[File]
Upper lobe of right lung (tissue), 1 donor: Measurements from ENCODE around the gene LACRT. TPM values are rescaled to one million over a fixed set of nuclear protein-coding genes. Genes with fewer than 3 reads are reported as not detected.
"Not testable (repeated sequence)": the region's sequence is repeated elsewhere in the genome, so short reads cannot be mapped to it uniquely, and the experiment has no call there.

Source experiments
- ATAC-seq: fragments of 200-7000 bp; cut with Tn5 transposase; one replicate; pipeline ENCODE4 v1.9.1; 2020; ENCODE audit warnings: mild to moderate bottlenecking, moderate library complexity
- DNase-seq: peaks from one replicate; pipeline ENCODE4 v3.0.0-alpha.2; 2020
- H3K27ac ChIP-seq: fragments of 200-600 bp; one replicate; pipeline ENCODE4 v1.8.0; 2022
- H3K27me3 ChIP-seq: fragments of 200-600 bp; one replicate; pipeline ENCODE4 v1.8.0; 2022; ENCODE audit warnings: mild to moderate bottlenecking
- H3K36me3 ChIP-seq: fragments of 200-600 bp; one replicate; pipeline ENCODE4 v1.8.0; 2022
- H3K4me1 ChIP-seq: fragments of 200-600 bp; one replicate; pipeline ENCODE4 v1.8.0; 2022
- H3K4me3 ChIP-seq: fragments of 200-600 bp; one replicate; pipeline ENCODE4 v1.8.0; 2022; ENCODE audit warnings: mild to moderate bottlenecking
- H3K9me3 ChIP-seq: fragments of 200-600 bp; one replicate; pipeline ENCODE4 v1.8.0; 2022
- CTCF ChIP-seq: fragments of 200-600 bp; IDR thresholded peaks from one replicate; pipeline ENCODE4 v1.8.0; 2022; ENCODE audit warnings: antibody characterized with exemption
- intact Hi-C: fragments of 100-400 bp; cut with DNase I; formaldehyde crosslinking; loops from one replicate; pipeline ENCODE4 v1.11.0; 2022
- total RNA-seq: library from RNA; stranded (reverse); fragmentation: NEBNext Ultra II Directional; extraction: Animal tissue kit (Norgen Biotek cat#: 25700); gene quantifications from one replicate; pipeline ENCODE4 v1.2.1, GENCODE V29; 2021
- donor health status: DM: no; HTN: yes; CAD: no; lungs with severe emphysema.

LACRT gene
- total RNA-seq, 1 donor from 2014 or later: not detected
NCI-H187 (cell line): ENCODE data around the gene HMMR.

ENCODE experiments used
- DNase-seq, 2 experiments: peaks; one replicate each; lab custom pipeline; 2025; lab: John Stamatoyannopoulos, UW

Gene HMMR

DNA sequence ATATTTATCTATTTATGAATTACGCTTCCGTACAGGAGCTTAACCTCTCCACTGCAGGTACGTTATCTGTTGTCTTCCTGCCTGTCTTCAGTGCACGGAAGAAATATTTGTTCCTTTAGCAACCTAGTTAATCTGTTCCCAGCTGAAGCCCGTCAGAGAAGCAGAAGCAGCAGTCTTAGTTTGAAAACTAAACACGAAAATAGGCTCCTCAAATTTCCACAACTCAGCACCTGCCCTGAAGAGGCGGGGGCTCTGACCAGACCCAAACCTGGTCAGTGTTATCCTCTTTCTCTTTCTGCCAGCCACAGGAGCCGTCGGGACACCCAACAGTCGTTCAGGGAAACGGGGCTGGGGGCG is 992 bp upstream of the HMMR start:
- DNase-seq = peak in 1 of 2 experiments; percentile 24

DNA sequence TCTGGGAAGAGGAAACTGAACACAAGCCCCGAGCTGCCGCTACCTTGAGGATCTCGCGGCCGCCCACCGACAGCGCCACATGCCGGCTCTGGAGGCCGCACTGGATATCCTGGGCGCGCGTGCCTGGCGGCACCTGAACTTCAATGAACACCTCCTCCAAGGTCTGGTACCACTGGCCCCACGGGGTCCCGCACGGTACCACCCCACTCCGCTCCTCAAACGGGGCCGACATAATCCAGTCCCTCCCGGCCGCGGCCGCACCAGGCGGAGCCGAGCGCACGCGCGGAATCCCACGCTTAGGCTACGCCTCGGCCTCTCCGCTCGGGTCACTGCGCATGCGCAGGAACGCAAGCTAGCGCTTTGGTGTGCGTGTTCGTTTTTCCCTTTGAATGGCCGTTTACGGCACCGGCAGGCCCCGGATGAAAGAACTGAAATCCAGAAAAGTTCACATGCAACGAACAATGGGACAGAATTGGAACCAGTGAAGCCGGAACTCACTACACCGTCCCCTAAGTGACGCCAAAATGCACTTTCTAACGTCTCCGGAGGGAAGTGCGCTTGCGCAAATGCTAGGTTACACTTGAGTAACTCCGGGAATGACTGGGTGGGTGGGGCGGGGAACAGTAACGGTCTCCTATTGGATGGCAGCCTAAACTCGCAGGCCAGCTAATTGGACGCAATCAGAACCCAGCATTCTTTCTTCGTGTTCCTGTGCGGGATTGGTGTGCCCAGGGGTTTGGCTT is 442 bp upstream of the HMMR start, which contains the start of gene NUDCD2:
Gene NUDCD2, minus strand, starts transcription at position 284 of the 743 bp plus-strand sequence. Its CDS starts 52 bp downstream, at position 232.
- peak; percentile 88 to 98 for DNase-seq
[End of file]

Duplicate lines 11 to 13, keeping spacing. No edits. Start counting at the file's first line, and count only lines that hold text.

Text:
- H3K9me3 ChIP-seq: fragments of 200-600 bp; one replicate; pipeline ENCODE4 v1.8.0; 2022
- CTCF ChIP-seq: fragments of 200-600 bp; IDR thresholded peaks from one replicate; pipeline ENCODE4 v1.8.0; 2022; ENCODE audit warnings: antibody characterized with exemption
- intact Hi-C: fragments of 100-400 bp; cut with DNase I; formaldehyde crosslinking; loops from one replicate; pipeline ENCODE4 v1.11.0; 2022